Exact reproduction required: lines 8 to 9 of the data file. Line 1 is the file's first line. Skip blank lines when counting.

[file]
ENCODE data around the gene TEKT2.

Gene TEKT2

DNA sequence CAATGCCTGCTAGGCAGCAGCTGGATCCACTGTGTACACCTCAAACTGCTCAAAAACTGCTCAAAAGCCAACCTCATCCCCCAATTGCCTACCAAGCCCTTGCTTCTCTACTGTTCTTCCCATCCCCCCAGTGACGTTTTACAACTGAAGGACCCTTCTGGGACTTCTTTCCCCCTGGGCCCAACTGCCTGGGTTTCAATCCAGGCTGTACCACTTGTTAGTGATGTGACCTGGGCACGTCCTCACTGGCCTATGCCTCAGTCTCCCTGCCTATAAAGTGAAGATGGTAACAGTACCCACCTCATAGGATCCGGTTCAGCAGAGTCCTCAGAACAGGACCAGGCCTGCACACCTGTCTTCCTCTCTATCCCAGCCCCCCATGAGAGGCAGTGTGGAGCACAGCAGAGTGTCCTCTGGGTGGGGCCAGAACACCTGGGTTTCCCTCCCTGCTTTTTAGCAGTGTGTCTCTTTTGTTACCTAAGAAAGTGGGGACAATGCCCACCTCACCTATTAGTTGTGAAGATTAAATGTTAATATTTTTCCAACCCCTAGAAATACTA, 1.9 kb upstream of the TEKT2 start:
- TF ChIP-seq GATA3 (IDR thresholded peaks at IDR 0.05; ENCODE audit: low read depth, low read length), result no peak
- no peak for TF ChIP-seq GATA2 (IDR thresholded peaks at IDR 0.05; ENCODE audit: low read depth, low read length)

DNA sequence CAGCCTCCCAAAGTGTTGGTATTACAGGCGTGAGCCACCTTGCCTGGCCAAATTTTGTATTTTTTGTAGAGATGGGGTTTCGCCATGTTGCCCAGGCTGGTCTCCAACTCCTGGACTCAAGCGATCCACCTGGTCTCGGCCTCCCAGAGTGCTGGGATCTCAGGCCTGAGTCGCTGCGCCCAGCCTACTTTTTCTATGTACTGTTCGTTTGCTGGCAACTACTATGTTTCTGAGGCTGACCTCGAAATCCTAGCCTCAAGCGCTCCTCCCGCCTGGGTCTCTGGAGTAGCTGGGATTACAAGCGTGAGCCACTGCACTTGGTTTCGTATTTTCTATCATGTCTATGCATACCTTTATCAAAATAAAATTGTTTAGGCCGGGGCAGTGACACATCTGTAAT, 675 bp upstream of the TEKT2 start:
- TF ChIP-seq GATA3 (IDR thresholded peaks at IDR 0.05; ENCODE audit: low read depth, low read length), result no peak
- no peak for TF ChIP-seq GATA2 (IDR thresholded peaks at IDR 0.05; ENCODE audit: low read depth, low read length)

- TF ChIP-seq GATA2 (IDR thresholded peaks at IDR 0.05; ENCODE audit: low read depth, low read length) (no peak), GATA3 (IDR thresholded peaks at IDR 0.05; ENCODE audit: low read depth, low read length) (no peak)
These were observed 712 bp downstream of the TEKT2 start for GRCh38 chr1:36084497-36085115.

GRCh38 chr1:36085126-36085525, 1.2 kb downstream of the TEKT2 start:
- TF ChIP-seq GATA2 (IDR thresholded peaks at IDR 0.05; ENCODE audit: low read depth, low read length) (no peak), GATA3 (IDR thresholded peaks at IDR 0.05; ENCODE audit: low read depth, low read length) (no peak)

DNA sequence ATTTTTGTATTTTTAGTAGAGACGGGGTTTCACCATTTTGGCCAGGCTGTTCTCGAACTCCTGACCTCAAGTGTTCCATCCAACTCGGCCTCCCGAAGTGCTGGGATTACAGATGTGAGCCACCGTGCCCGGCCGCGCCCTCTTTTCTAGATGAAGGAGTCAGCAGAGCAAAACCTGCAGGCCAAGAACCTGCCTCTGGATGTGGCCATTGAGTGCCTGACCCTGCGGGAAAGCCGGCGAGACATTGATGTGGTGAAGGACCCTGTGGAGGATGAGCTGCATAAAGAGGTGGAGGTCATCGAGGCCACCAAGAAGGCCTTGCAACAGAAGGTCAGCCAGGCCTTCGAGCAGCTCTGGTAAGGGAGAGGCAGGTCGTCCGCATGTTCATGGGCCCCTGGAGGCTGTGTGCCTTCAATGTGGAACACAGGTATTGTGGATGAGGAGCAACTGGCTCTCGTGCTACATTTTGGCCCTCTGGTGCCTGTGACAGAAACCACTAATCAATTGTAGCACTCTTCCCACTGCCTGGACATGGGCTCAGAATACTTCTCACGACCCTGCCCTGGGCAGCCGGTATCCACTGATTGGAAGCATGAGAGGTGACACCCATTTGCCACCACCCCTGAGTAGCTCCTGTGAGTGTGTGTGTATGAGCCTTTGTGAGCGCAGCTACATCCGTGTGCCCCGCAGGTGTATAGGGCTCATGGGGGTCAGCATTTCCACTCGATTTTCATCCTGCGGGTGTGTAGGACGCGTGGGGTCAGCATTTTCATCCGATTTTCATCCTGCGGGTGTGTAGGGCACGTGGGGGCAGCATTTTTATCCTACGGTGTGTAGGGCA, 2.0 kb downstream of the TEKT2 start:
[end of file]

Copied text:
- no peak for TF ChIP-seq GATA2 (IDR thresholded peaks at IDR 0.05; ENCODE audit: low read depth, low read length)

- TF ChIP-seq GATA2 (IDR thresholded peaks at IDR 0.05; ENCODE audit: low read depth, low read length) (no peak), GATA3 (IDR thresholded peaks at IDR 0.05; ENCODE audit: low read depth, low read length) (no peak)